Friday 18 October 2019

Neil Francis: 'Leinster haven't hit top gear yet - but they need it this time'

Toulouse renaissance makes them dangerous foes for home side who can overcome loss of key men

French resistance: Leinster’s Sean O’Brien is tackled by Florian Verhaeghe of Toulouse during the Irish province’s defeat in France in October. Photo: Brendan Moran/Sportsfile
French resistance: Leinster’s Sean O’Brien is tackled by Florian Verhaeghe of Toulouse during the Irish province’s defeat in France in October. Photo: Brendan Moran/Sportsfile
Neil Francis

Neil Francis

The perception is that Leinster have gears. These are never really used in the PRO14 because they are never required. Leinster chalk up big numbers in second gear during the season. It's like the baseball bat under the bed; you never use it unless you really have to - on the burglar, that is.

Leinster also have a button which they press from time to time. They really didn't use it last year and some may say they didn't need to.

The Champions Cup final against Racing and PRO14 semi-final against Munster were occasions when you thought that at times in the game it would be a good idea to click into a Masters of the Universe mode. They persevered and worked their way through in mortal fashion.

I did think that they may have pressed it in Toulouse back in October of last year. Leinster may have lost 28-27 but they were very good that day and they gave a measured performance to lead the game 27-21 with 10 minutes left. Maybe jam a fourth try in the 79th minute. That would have been the pool wrapped up there and then.


You could say that Toulouse were lucky when Louis Madaule picked off Luke McGrath's pass going right. It did at that stage look like Leinster were about to up the tempo while in possession close to the Toulouse 22. Toulouse looked a little ragged, some clever angles, find the dangerous players in blue, some ruthless clear-outs and suddenly Leinster would be in familiar scoring position.

A 34-21 scoreline and a bonus-point victory and quite likely that quiet revolution and renaissance in Toulouse would have died in embryo. It was the victory over Leinster that germinated an 11-game streak. Toulouse have not lost a match since. A lucky break?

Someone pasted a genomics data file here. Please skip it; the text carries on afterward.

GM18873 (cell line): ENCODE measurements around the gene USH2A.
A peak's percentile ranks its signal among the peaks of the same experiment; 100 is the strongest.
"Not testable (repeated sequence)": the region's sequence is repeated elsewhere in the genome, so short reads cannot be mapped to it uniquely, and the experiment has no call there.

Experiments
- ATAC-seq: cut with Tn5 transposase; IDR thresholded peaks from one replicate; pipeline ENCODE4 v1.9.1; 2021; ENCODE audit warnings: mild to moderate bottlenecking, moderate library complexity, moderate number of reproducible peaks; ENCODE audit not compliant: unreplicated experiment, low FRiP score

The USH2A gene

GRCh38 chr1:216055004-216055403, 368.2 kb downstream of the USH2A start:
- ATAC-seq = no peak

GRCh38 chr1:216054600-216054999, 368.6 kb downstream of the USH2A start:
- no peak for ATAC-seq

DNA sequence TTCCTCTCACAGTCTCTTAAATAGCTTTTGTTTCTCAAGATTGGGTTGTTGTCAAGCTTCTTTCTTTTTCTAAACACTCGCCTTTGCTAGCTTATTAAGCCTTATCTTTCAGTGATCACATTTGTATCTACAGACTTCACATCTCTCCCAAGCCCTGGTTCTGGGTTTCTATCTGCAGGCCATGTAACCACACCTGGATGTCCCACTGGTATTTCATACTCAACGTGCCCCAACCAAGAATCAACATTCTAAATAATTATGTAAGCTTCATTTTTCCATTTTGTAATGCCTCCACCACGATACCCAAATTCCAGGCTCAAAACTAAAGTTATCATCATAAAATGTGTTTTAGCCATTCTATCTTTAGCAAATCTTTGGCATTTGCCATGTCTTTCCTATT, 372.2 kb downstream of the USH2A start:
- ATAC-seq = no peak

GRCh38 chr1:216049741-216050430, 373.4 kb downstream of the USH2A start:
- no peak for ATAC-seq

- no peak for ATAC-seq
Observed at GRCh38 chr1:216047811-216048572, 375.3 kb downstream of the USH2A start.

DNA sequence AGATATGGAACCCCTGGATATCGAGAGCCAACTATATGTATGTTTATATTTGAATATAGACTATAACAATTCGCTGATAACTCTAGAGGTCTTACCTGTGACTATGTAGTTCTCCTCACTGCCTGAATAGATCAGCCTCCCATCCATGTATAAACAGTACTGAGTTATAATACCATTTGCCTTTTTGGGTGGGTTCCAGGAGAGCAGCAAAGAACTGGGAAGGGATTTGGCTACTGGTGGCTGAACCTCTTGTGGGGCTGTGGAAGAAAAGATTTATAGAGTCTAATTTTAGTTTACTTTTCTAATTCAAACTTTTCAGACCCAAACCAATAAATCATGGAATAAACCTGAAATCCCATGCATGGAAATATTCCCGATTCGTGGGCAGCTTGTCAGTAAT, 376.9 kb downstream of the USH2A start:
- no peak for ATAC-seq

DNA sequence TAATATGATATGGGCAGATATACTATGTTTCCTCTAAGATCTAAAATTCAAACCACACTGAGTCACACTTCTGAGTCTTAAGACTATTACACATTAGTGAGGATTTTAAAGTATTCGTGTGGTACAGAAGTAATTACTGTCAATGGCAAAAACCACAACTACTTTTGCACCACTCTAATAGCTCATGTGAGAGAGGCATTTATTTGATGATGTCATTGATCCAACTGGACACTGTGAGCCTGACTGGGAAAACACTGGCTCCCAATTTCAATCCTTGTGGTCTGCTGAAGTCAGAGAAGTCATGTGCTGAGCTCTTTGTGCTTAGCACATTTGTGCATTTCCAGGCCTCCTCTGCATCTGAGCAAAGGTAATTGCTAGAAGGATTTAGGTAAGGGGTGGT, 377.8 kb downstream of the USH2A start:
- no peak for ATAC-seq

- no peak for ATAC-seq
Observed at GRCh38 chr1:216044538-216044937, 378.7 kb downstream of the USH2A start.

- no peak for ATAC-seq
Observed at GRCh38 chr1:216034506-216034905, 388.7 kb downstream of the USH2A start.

Luck is what happens when preparation meets opportunity. Toulouse surprisingly had done their homework and were able to recognise what Leinster do when they get into their rhythm. Madaule may have looked offside but he knew what was coming and where to pick his moment.

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Leinster were 10 minutes away from following on from a formidable showing against Wasps in the first round with a bonus-point away win in Toulouse - and despite a fallow four or five years, it's still not an easy thing to do to go down to Stade Toulousain and knock them off their perch. Leinster though were one intercept away from doing that.

That may seem a little harsh on Toulouse - they have been unexpectedly good this season. Whither the transformation? Toulouse have been a pale imitation of themselves for the last five years. An ageing roster that took an age to get rid of. Some of their performances were an embarrassment. They were emasculated by Munster in 2017 in Thomond Park by 41-16.

The following season they played in the Challenge Cup and didn't even get out of their group. They had lost their flair, passion and their edge. As somebody explained to me about their partner, a husband is what is left of a lover after his nerve has been extracted.

Toulouse were an empty vessel!

Regis Sonnes, who spent a year or two in Bandon, Co Cork before he came on board and started a quiet revolution, may or may not have everything to do with the turnaround. Toulouse suddenly looked much fitter and much surer in what they were trying to do.